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githooks(5)
===========
NAME
----
githooks - Hooks used by git
SYNOPSIS
--------
$GIT_DIR/hooks/*
DESCRIPTION
-----------
Hooks are little scripts you can place in `$GIT_DIR/hooks`
directory to trigger action at certain points. When
'git init' is run, a handful of example hooks are copied into the
`hooks` directory of the new repository, but by default they are
all disabled. To enable a hook, rename it by removing its `.sample`
suffix.
NOTE: It is also a requirement for a given hook to be executable.
However - in a freshly initialized repository - the `.sample` files are
executable by default.
This document describes the currently defined hooks.
HOOKS
-----
applypatch-msg
~~~~~~~~~~~~~~
This hook is invoked by 'git am' script. It takes a single
parameter, the name of the file that holds the proposed commit
log message. Exiting with non-zero status causes
'git am' to abort before applying the patch.
The hook is allowed to edit the message file in place, and can
be used to normalize the message into some project standard
format (if the project has one). It can also be used to refuse
the commit after inspecting the message file.
The default 'applypatch-msg' hook, when enabled, runs the
'commit-msg' hook, if the latter is enabled.
pre-applypatch
~~~~~~~~~~~~~~
This hook is invoked by 'git am'. It takes no parameter, and is
invoked after the patch is applied, but before a commit is made.
If it exits with non-zero status, then the working tree will not be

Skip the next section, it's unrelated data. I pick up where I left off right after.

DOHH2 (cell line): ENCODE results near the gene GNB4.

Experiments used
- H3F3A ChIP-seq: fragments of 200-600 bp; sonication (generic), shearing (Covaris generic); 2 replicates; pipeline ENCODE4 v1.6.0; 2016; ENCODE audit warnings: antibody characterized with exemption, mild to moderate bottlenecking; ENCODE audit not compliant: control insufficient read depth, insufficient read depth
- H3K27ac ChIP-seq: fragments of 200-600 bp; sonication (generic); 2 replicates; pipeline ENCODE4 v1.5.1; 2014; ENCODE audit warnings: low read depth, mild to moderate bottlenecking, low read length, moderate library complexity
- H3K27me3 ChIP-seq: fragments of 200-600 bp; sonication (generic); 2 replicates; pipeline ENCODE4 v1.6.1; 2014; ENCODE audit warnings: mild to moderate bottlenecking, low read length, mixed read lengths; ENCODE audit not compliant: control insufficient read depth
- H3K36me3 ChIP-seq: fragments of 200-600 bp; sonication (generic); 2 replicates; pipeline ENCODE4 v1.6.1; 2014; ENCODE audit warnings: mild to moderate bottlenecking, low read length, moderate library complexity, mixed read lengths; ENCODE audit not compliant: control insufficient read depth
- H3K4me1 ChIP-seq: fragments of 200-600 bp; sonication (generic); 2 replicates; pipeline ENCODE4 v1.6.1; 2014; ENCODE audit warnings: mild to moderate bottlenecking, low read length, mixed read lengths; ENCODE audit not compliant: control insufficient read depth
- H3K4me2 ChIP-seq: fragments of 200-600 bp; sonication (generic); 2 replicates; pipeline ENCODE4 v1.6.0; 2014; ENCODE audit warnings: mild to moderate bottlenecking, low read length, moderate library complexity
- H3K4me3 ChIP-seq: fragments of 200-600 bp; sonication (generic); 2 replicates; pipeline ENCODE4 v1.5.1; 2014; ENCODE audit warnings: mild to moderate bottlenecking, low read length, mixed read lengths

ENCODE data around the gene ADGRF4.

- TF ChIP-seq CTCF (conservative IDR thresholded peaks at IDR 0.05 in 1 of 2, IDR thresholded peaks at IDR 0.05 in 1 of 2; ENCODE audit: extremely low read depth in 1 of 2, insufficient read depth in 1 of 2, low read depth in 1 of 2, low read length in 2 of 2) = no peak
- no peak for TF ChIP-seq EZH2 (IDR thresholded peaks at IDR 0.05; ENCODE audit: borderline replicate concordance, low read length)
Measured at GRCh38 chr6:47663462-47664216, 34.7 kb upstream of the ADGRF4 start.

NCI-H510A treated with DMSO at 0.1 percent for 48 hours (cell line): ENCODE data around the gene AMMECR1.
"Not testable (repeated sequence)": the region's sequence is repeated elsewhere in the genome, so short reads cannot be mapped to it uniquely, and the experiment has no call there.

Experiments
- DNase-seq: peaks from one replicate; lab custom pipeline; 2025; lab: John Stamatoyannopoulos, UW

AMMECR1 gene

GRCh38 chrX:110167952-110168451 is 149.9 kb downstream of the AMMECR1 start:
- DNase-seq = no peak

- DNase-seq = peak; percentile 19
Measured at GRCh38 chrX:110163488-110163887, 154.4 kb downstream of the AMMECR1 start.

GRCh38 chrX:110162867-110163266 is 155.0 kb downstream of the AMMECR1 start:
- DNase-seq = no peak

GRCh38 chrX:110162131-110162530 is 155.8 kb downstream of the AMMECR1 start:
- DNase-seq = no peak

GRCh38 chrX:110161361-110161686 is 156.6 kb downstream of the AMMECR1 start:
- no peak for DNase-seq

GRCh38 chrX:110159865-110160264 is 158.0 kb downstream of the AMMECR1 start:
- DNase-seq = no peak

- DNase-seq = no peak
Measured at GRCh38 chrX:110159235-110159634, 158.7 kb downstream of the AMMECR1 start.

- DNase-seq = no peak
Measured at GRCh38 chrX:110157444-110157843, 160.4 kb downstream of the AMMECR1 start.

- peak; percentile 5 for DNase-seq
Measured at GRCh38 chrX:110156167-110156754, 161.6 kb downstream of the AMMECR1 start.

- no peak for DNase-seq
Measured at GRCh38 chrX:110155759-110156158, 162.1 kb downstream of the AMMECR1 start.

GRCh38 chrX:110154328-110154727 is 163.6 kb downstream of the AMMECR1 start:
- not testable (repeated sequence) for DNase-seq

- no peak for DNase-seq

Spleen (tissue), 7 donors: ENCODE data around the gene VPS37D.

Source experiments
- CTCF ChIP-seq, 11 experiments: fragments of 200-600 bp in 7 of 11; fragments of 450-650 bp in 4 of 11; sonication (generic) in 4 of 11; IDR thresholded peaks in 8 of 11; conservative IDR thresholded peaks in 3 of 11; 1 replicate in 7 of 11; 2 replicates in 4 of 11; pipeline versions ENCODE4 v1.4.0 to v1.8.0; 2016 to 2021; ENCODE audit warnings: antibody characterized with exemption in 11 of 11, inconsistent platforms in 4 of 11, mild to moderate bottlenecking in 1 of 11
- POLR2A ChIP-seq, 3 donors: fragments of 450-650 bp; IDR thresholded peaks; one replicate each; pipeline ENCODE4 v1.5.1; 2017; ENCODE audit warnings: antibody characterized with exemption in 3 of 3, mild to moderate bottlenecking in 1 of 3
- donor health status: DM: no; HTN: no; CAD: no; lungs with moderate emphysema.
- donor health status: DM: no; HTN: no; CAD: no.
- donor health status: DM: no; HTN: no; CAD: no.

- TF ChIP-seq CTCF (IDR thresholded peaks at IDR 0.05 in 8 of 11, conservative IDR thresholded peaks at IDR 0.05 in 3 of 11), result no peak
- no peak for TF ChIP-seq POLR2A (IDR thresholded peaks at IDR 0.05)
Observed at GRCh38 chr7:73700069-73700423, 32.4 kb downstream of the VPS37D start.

committed after applying the patch.
It can be used to inspect the current working tree and refuse to
make a commit if it does not pass certain test.
The default 'pre-applypatch' hook, when enabled, runs the
'pre-commit' hook, if the latter is enabled.
post-applypatch
~~~~~~~~~~~~~~~
This hook is invoked by 'git am'. It takes no parameter,
and is invoked after the patch is applied and a commit is made.
This hook is meant primarily for notification, and cannot affect
the outcome of 'git am'.
pre-commit
~~~~~~~~~~
This hook is invoked by 'git commit', and can be bypassed
with `--no-verify` option. It takes no parameter, and is
invoked before obtaining the proposed commit log message and
making a commit. Exiting with non-zero status from this script
causes the 'git commit' to abort.
The default 'pre-commit' hook, when enabled, catches introduction
of lines with trailing whitespaces and aborts the commit when
such a line is found.
All the 'git commit' hooks are invoked with the environment
variable `GIT_EDITOR=:` if the command will not bring up an editor
to modify the commit message.
prepare-commit-msg
~~~~~~~~~~~~~~~~~~
This hook is invoked by 'git commit' right after preparing the
default log message, and before the editor is started.
It takes one to three parameters. The first is the name of the file
that contains the commit log message. The second is the source of the commit
message, and can be: `message` (if a `-m` or `-F` option was
given); `template` (if a `-t` option was given or the
configuration option `commit.template` is set); `merge` (if the
commit is a merge or a `.git/MERGE_MSG` file exists); `squash`
(if a `.git/SQUASH_MSG` file exists); or `commit`, followed by
a commit SHA1 (if a `-c`, `-C` or `--amend` option was given).
If the exit status is non-zero, 'git commit' will abort.
The purpose of the hook is to edit the message file in place, and
it is not suppressed by the `--no-verify` option. A non-zero exit
means a failure of the hook and aborts the commit. It should not
be used as replacement for pre-commit hook.
The sample `prepare-commit-msg` hook that comes with git comments
out the `Conflicts:` part of a merge's commit message.
commit-msg
~~~~~~~~~~
This hook is invoked by 'git commit', and can be bypassed
with `--no-verify` option. It takes a single parameter, the
name of the file that holds the proposed commit log message.
Exiting with non-zero status causes the 'git commit' to
abort.
The hook is allowed to edit the message file in place, and can
be used to normalize the message into some project standard